Monday, October 29, 2007

When Is Software Like A Fence?

When is a software project like a fence?

Building a fence a time or two gives one a sense for how much time a fencing project will take. Removing the old fencing, old posts (and concrete), and cleaning up the work area for the new fence are all part of the project. (And so is hauling it away, but somehow I've failed to negotiate that point with tradesmen a time or two!). Computing how much and what types of wood one needs, how much concrete, and how much time is needed for each fence section are relatively straight-forward.

Things that will affect a "linear" computation of cost and time will arise, such as terrain, difficulty removing concrete for the old posts, weather, permits, and so on. However, after doing a few fences one can become pretty accurate in estimating the cost and duration of a fence project.

A few things that really help this are: the fence is tangible; one can see the terrain; one pretty much knows what the owner wants; it is unlikely the fence requirements will change drastically half-way through.

But that is the art of software project management: reducing concepts and intangibles into "real" things that can be visualized, estimated, and built. Seeing the unforeseen. Letting the users know that changes to certain specifications are like tearing down a fence and starting over. That changing specs early on (before the concrete dries around the fence posts) are easier rather than doing them later. That changes are doable, but changes have two side effects: time and money.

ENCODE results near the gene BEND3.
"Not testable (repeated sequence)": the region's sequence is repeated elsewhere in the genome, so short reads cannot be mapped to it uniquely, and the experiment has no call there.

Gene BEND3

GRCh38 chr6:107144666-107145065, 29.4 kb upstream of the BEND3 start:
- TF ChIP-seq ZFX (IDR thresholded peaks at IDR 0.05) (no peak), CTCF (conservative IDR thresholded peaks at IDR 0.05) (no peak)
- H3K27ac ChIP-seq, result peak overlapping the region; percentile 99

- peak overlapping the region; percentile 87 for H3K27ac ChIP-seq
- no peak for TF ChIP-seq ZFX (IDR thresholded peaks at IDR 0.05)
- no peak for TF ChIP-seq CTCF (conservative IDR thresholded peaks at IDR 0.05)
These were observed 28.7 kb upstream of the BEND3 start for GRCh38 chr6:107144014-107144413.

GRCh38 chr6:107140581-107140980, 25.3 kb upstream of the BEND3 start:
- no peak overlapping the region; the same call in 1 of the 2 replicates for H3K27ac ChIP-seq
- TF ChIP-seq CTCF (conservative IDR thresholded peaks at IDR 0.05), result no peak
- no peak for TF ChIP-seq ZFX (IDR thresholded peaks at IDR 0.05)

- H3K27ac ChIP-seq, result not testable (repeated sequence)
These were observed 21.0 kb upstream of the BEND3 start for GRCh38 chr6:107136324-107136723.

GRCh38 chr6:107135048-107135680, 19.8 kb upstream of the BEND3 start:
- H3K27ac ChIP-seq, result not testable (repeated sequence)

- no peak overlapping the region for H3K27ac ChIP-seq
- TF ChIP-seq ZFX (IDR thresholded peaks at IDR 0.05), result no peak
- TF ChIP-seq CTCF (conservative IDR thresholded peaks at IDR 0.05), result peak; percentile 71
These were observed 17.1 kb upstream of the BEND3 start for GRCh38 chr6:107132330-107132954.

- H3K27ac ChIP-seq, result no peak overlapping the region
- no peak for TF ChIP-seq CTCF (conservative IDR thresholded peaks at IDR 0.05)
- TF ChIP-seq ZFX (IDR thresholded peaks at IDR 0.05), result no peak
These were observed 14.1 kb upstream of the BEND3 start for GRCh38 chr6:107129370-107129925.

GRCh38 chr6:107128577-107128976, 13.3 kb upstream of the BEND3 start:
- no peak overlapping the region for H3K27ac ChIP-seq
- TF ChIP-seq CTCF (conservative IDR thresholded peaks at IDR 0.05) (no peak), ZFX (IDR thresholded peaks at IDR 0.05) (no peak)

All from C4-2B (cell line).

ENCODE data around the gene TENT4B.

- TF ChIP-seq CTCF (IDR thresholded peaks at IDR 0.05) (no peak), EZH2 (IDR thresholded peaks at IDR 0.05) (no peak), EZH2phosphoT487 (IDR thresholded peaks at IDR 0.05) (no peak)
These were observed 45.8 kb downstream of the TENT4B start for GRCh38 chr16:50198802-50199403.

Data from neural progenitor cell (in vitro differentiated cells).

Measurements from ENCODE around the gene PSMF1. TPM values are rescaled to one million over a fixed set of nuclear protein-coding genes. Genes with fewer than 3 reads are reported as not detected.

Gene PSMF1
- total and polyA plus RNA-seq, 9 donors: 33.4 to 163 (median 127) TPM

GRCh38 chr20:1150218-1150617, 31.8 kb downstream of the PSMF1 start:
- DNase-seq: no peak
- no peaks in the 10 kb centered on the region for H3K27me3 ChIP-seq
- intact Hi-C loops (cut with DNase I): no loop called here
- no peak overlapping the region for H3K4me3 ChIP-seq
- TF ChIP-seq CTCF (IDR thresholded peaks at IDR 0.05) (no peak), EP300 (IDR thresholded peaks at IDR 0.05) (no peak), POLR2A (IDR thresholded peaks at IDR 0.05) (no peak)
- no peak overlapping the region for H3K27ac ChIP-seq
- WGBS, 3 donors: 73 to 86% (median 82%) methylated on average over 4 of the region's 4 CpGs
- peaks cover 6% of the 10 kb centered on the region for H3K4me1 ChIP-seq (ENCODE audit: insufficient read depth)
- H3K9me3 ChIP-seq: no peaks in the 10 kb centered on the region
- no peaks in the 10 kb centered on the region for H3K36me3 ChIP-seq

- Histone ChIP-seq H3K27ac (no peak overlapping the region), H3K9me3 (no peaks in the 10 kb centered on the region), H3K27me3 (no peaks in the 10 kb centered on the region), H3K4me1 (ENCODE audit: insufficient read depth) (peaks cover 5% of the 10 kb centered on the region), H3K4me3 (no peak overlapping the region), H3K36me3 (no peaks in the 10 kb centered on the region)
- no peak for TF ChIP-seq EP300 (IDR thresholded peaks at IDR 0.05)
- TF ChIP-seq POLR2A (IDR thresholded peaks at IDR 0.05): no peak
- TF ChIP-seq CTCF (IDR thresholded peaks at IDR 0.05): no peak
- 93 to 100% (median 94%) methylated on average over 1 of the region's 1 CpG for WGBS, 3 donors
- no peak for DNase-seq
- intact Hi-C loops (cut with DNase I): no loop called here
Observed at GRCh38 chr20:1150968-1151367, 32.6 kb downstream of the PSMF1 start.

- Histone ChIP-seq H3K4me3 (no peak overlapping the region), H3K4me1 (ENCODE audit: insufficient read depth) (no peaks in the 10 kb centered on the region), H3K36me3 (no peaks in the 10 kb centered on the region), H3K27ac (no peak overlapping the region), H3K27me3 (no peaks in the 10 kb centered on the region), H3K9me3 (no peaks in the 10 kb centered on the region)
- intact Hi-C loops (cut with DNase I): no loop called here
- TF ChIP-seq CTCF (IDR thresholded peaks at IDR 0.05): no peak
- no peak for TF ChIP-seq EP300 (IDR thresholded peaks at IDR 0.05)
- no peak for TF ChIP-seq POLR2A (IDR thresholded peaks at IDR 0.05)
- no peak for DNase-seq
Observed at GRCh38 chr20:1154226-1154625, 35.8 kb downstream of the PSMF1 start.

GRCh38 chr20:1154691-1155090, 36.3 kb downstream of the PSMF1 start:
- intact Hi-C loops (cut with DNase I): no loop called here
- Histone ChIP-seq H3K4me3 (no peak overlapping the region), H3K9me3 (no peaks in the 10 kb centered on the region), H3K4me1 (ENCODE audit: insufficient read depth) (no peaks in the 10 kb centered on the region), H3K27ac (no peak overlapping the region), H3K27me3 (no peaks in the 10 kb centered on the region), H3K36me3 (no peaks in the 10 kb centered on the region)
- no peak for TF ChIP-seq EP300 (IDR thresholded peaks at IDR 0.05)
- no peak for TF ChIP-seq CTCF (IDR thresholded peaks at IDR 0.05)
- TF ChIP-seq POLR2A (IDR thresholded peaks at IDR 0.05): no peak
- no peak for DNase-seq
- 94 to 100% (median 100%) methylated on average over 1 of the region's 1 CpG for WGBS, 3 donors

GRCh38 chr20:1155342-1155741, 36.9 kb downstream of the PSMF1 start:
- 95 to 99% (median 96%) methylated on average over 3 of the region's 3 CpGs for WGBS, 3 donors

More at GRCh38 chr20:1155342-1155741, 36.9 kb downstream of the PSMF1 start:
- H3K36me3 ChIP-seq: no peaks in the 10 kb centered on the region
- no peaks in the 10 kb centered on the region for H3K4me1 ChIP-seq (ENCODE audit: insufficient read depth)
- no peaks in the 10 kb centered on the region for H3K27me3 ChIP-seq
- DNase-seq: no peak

Just as building a fence requires a progression of tasks (e.g., one cannot put up the fencing until the posts are in place and the concrete is dry), so does software development. Just as there is a point where adding people to a fencing project will have no positive effect, so it is with software teams. Just as one can look at the amount of fence standing and conclude what percentage of the project is done, so must a manager know how much of the project's tasks are complete so he knows where the project stands.

While a software project usually has many more complexities than a fence project, at times it is helpful to step back and try to see software projects from a more practical viewpoint and less as a morass of out of control details. A manager must be able to translate intangibles into tangibles.

1 comment:

Anonymous said...

Good similitude!

Some other common denominators -

a) Stakeholders: customers, bosses and team members could impact projects during crucial phases.
b) Risk management: projects are fraught with guesses, estimates, assumptions and hunches
c) Larger context like policies and politics: a software project could be halted due to company downsizing; a fencing project could be halted due to a government policy which stipulates all owners to use 100% virgin vinyl!